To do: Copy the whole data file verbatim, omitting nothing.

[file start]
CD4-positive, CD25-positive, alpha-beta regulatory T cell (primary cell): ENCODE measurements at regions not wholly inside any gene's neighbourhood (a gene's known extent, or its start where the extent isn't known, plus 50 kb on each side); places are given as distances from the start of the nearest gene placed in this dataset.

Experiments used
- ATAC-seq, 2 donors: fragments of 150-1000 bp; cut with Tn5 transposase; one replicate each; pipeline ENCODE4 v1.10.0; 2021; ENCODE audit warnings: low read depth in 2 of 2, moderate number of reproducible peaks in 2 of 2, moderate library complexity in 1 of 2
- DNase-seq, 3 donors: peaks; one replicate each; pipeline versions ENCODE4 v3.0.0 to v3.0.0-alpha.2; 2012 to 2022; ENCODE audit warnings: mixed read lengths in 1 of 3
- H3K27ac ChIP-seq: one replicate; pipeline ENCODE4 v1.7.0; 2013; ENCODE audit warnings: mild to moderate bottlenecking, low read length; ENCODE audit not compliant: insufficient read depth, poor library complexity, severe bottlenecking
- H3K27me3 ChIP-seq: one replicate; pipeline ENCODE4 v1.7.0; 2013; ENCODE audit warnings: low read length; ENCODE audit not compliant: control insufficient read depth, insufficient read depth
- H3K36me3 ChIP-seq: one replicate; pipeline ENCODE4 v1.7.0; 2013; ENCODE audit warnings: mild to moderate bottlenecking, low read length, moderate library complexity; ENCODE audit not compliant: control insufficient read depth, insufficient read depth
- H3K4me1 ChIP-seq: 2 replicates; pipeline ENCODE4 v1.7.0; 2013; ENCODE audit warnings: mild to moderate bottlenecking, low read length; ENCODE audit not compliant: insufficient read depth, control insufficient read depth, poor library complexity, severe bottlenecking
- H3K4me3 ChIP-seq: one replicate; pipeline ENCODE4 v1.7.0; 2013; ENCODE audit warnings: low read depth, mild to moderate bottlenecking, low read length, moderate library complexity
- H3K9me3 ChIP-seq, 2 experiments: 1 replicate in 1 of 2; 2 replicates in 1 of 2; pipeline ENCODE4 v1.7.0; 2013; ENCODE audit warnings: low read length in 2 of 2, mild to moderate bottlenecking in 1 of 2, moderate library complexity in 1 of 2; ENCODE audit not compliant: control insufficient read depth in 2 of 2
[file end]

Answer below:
CD4-positive, CD25-positive, alpha-beta regulatory T cell (primary cell): ENCODE measurements at regions not wholly inside any gene's neighbourhood (a gene's known extent, or its start where the extent isn't known, plus 50 kb on each side); places are given as distances from the start of the nearest gene placed in this dataset.

Experiments used
- ATAC-seq, 2 donors: fragments of 150-1000 bp; cut with Tn5 transposase; one replicate each; pipeline ENCODE4 v1.10.0; 2021; ENCODE audit warnings: low read depth in 2 of 2, moderate number of reproducible peaks in 2 of 2, moderate library complexity in 1 of 2
- DNase-seq, 3 donors: peaks; one replicate each; pipeline versions ENCODE4 v3.0.0 to v3.0.0-alpha.2; 2012 to 2022; ENCODE audit warnings: mixed read lengths in 1 of 3
- H3K27ac ChIP-seq: one replicate; pipeline ENCODE4 v1.7.0; 2013; ENCODE audit warnings: mild to moderate bottlenecking, low read length; ENCODE audit not compliant: insufficient read depth, poor library complexity, severe bottlenecking
- H3K27me3 ChIP-seq: one replicate; pipeline ENCODE4 v1.7.0; 2013; ENCODE audit warnings: low read length; ENCODE audit not compliant: control insufficient read depth, insufficient read depth
- H3K36me3 ChIP-seq: one replicate; pipeline ENCODE4 v1.7.0; 2013; ENCODE audit warnings: mild to moderate bottlenecking, low read length, moderate library complexity; ENCODE audit not compliant: control insufficient read depth, insufficient read depth
- H3K4me1 ChIP-seq: 2 replicates; pipeline ENCODE4 v1.7.0; 2013; ENCODE audit warnings: mild to moderate bottlenecking, low read length; ENCODE audit not compliant: insufficient read depth, control insufficient read depth, poor library complexity, severe bottlenecking
- H3K4me3 ChIP-seq: one replicate; pipeline ENCODE4 v1.7.0; 2013; ENCODE audit warnings: low read depth, mild to moderate bottlenecking, low read length, moderate library complexity
- H3K9me3 ChIP-seq, 2 experiments: 1 replicate in 1 of 2; 2 replicates in 1 of 2; pipeline ENCODE4 v1.7.0; 2013; ENCODE audit warnings: low read length in 2 of 2, mild to moderate bottlenecking in 1 of 2, moderate library complexity in 1 of 2; ENCODE audit not compliant: control insufficient read depth in 2 of 2